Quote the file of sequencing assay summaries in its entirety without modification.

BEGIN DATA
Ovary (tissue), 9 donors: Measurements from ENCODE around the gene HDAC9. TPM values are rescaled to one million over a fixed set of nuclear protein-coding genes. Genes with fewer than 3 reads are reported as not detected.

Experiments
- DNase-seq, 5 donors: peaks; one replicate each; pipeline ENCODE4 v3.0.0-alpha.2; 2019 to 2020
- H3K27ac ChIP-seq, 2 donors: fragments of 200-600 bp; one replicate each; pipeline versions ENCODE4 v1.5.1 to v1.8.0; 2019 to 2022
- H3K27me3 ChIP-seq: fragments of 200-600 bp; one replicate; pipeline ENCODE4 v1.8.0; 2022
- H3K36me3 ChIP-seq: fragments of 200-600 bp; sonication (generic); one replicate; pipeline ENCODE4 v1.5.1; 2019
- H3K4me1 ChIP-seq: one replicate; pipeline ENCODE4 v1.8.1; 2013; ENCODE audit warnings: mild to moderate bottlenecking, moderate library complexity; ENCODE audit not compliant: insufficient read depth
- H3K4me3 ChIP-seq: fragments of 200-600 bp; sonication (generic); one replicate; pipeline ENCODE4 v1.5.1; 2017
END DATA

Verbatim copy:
Ovary (tissue), 9 donors: Measurements from ENCODE around the gene HDAC9. TPM values are rescaled to one million over a fixed set of nuclear protein-coding genes. Genes with fewer than 3 reads are reported as not detected.

Experiments
- DNase-seq, 5 donors: peaks; one replicate each; pipeline ENCODE4 v3.0.0-alpha.2; 2019 to 2020
- H3K27ac ChIP-seq, 2 donors: fragments of 200-600 bp; one replicate each; pipeline versions ENCODE4 v1.5.1 to v1.8.0; 2019 to 2022
- H3K27me3 ChIP-seq: fragments of 200-600 bp; one replicate; pipeline ENCODE4 v1.8.0; 2022
- H3K36me3 ChIP-seq: fragments of 200-600 bp; sonication (generic); one replicate; pipeline ENCODE4 v1.5.1; 2019
- H3K4me1 ChIP-seq: one replicate; pipeline ENCODE4 v1.8.1; 2013; ENCODE audit warnings: mild to moderate bottlenecking, moderate library complexity; ENCODE audit not compliant: insufficient read depth
- H3K4me3 ChIP-seq: fragments of 200-600 bp; sonication (generic); one replicate; pipeline ENCODE4 v1.5.1; 2017